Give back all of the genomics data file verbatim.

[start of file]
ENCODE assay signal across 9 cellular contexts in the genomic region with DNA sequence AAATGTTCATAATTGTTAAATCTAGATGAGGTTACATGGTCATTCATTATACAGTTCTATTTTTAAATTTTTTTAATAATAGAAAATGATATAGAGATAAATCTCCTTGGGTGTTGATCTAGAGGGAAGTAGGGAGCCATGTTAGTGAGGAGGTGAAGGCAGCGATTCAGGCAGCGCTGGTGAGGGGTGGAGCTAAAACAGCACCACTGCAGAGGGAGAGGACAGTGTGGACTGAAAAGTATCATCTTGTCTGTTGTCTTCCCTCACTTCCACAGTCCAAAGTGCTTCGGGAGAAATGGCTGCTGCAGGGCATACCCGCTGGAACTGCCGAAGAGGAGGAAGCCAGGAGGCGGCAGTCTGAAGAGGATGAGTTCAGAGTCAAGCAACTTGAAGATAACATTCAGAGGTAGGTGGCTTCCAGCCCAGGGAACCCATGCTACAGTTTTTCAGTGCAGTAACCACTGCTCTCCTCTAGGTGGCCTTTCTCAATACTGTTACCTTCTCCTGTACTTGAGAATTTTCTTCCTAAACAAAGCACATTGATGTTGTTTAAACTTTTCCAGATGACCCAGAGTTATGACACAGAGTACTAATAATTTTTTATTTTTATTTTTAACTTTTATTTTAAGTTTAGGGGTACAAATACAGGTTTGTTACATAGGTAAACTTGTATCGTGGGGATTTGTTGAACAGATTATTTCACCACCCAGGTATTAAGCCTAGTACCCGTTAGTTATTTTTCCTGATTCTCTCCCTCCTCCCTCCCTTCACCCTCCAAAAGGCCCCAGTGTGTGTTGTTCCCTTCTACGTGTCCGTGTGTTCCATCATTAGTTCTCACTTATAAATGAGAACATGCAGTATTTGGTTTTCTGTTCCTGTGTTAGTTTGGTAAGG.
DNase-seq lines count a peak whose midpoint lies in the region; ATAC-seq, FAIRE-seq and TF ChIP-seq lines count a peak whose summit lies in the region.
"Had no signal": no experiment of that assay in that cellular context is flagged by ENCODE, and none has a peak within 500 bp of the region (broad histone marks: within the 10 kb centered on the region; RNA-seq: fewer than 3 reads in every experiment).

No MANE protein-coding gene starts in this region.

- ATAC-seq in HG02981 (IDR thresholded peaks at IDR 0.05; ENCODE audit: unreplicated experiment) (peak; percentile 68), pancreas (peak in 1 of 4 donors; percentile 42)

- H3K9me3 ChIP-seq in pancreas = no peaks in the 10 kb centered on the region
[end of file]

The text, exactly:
ENCODE assay signal across 9 cellular contexts in the genomic region with DNA sequence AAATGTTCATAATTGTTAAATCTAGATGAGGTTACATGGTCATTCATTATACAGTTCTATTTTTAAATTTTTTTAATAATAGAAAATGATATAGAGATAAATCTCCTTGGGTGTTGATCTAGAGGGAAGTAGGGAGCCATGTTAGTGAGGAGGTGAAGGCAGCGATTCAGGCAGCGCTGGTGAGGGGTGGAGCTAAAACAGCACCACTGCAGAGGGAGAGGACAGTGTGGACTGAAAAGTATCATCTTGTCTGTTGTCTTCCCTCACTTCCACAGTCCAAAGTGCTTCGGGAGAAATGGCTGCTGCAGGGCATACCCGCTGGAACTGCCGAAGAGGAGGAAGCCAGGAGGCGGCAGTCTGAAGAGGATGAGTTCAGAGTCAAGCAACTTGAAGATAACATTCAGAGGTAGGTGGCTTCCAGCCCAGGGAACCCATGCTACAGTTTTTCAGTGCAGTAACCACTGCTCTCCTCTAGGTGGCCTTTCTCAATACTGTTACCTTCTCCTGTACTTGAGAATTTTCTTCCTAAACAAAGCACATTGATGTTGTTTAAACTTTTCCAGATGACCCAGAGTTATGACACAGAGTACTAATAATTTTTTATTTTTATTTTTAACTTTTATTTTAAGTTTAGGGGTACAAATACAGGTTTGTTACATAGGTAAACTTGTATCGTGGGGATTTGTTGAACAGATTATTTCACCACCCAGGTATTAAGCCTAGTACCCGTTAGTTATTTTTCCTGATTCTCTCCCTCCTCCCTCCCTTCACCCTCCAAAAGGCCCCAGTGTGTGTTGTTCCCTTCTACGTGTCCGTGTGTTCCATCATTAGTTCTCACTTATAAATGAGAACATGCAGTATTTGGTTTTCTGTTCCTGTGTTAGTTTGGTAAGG.
DNase-seq lines count a peak whose midpoint lies in the region; ATAC-seq, FAIRE-seq and TF ChIP-seq lines count a peak whose summit lies in the region.
"Had no signal": no experiment of that assay in that cellular context is flagged by ENCODE, and none has a peak within 500 bp of the region (broad histone marks: within the 10 kb centered on the region; RNA-seq: fewer than 3 reads in every experiment).

No MANE protein-coding gene starts in this region.

- ATAC-seq in HG02981 (IDR thresholded peaks at IDR 0.05; ENCODE audit: unreplicated experiment) (peak; percentile 68), pancreas (peak in 1 of 4 donors; percentile 42)

- H3K9me3 ChIP-seq in pancreas = no peaks in the 10 kb centered on the region